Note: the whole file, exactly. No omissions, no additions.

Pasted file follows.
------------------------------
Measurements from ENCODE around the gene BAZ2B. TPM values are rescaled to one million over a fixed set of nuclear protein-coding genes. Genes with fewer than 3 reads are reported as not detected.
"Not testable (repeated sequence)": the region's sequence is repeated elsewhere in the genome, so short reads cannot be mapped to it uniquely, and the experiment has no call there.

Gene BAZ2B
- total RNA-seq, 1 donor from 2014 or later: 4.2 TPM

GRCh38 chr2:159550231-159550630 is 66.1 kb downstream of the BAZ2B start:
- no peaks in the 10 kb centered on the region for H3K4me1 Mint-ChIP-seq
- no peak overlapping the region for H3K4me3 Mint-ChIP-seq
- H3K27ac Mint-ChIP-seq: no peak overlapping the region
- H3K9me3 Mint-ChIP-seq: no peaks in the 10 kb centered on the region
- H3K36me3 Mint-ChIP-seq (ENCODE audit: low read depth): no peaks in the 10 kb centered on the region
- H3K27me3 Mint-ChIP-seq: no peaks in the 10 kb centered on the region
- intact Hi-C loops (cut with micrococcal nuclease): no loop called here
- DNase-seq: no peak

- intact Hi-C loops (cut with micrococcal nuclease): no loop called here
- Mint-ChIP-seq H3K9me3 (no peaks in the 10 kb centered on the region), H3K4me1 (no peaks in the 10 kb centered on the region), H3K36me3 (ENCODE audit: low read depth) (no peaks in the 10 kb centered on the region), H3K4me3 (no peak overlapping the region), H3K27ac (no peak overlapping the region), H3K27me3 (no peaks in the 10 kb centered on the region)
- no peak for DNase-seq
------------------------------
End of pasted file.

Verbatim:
Measurements from ENCODE around the gene BAZ2B. TPM values are rescaled to one million over a fixed set of nuclear protein-coding genes. Genes with fewer than 3 reads are reported as not detected.
"Not testable (repeated sequence)": the region's sequence is repeated elsewhere in the genome, so short reads cannot be mapped to it uniquely, and the experiment has no call there.

Gene BAZ2B
- total RNA-seq, 1 donor from 2014 or later: 4.2 TPM

GRCh38 chr2:159550231-159550630 is 66.1 kb downstream of the BAZ2B start:
- no peaks in the 10 kb centered on the region for H3K4me1 Mint-ChIP-seq
- no peak overlapping the region for H3K4me3 Mint-ChIP-seq
- H3K27ac Mint-ChIP-seq: no peak overlapping the region
- H3K9me3 Mint-ChIP-seq: no peaks in the 10 kb centered on the region
- H3K36me3 Mint-ChIP-seq (ENCODE audit: low read depth): no peaks in the 10 kb centered on the region
- H3K27me3 Mint-ChIP-seq: no peaks in the 10 kb centered on the region
- intact Hi-C loops (cut with micrococcal nuclease): no loop called here
- DNase-seq: no peak

- intact Hi-C loops (cut with micrococcal nuclease): no loop called here
- Mint-ChIP-seq H3K9me3 (no peaks in the 10 kb centered on the region), H3K4me1 (no peaks in the 10 kb centered on the region), H3K36me3 (ENCODE audit: low read depth) (no peaks in the 10 kb centered on the region), H3K4me3 (no peak overlapping the region), H3K27ac (no peak overlapping the region), H3K27me3 (no peaks in the 10 kb centered on the region)
- no peak for DNase-seq